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What are nation state information security attacks really telling us?

A change is necessary in the mind-set about how we protect IT to an approach that sees attacks as a part of doing business.

By Mike Auty

When a business is the subject of a breach, emotions often run high. The immediate reaction tends to originate from an emotional place: "Why would someone do this to me?" "Who is responsible?" And ultimately, the organization wants the infiltrator out. However, once the background to nation-state hacking is understood and how these types of attacks operate, a change is necessary in the mind-set about how we protect IT to a reasoned and rational approach that sees attacks as a part of doing business.

It is rarely considered that for most nation-state sponsored attackers, targeting foreign companies is a day job: it is more economically feasible to steal $500,000 of research rather than spending $2,000,000 and two years to conduct the research themselves. The consequences are minimal, in part because accurate attribution is so difficult to achieve, but even when the perpetrator is identified, geo-political boundaries prevent any kind of direct action. So really, the primary risk present is getting caught, having their foothold removed and then having to start over.

Malware is one for the easiest ways in for attackers. The game is stacked in their favour for several reasons:

  • They have unlimited time.
  • They have unlimited resources.
  • There is little recourse that can be taken across multiple international borders.
  • An organization needs to focus on executing its business strategy, not solely pouring resources into its defences.

There are, however, a few rules that the attacker must play by as well:

  • The attackers need their code to run inside the target organization.
  • The attackers need to communicate back out if they want to have control once inside.
  • The attackers need to maintain visibility on the areas of the organization that hold the information they seek.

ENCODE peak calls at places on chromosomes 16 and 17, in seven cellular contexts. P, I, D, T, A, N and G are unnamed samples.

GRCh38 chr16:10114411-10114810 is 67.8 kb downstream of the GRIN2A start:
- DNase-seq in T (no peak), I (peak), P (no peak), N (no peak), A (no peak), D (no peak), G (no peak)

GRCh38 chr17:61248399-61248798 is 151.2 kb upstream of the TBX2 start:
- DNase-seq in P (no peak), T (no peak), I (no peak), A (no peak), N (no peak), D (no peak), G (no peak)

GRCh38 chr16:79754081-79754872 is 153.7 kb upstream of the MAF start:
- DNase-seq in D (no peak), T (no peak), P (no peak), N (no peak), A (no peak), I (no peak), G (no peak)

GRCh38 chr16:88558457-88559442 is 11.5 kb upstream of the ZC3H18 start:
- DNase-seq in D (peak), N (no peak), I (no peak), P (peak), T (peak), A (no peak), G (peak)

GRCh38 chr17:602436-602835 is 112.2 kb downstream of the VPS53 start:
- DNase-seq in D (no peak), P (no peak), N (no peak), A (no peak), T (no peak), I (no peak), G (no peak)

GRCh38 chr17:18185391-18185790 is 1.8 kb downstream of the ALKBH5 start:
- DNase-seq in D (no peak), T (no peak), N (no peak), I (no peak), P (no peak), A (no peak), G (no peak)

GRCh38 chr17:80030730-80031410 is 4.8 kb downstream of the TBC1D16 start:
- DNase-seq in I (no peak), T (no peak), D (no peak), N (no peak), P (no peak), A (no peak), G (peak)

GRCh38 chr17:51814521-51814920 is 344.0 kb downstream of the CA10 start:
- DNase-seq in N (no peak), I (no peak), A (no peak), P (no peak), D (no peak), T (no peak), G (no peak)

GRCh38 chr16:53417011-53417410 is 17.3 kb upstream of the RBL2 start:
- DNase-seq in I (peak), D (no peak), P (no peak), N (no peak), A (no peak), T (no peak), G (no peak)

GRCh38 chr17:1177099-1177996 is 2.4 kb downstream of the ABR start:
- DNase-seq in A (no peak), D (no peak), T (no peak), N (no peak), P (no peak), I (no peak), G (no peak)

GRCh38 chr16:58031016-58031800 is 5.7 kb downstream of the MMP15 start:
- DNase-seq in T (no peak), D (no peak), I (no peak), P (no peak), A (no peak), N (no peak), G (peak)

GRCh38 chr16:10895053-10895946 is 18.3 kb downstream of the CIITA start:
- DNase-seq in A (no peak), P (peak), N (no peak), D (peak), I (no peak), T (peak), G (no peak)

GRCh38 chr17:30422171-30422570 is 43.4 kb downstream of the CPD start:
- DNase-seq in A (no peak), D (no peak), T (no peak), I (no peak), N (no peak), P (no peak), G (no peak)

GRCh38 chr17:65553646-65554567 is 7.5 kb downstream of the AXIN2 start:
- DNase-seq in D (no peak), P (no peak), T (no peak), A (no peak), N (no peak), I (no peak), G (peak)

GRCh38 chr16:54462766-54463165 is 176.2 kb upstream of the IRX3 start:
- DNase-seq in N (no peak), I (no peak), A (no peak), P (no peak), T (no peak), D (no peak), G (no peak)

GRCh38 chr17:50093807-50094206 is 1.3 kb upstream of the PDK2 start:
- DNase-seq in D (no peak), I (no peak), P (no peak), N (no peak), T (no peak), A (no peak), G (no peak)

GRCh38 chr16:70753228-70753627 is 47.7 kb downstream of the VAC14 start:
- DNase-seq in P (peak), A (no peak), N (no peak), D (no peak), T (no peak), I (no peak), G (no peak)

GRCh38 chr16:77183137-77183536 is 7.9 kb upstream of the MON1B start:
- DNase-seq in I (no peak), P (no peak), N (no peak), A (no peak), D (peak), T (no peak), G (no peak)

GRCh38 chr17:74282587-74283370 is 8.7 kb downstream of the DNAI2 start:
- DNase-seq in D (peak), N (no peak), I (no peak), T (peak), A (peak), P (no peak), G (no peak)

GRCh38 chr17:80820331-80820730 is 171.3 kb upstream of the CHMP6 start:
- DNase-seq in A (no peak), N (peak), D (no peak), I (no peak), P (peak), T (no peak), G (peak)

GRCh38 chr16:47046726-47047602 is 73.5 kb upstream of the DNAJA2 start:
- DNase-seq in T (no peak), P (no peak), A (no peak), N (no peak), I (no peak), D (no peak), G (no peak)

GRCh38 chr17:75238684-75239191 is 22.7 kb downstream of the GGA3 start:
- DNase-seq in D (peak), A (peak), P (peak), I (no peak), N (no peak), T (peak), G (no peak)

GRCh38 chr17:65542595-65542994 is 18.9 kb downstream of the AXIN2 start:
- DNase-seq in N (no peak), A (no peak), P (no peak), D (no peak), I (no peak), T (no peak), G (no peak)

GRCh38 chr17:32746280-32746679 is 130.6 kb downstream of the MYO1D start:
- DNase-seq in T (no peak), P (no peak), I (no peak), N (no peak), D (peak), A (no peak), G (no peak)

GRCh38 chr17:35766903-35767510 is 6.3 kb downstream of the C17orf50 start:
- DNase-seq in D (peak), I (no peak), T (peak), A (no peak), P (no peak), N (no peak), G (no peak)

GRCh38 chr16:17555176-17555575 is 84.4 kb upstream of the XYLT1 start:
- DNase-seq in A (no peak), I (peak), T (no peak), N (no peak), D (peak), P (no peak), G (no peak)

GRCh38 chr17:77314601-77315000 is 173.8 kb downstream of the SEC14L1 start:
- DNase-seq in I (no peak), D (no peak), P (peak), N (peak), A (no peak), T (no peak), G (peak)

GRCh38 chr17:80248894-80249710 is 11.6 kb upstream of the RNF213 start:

Generally, the attackers are not physically present within the target company because the risk and cost are far greater. Therefore, they can only see what they can access over the network. They are attempting to sustain access, so their biggest problem is being detected and then booted out of a system. Another driver for attackers is to attack only a few key points to avoid detection.

It is common to find the same malware strain being used by attackers, irrespective of the size or sophistication of the target. It will be rewritten and upgraded, but the core code and functionality remain the same. It has been witnessed numerous times and what is also clear is that this malware can obtain large amounts of sensitive and valuable data whilst evading detection for years.

In many examples that we (MWR InfoSecurity) investigate, malware infections were identified months after the initial infection and only a few machines were compromised. In addition, there were long periods of inactivity between the bursts of actual attacker activity and the techniques in use showed advancement over time. However, in the historic examples, simple and obvious methods of persistence and beaconing behaviour were witnessed.

Based on these factors, it is time companies start accepting that doing business means dealing with nation-state actors who will penetrate their networks by depositing malware by the means of spear phishing and targeting specific, underused, machines. Although, it is possible to detect these incidents, the length of time to get to that point can sometimes take years: often with attackers compromising a machine and letting it sit dormant until they strike.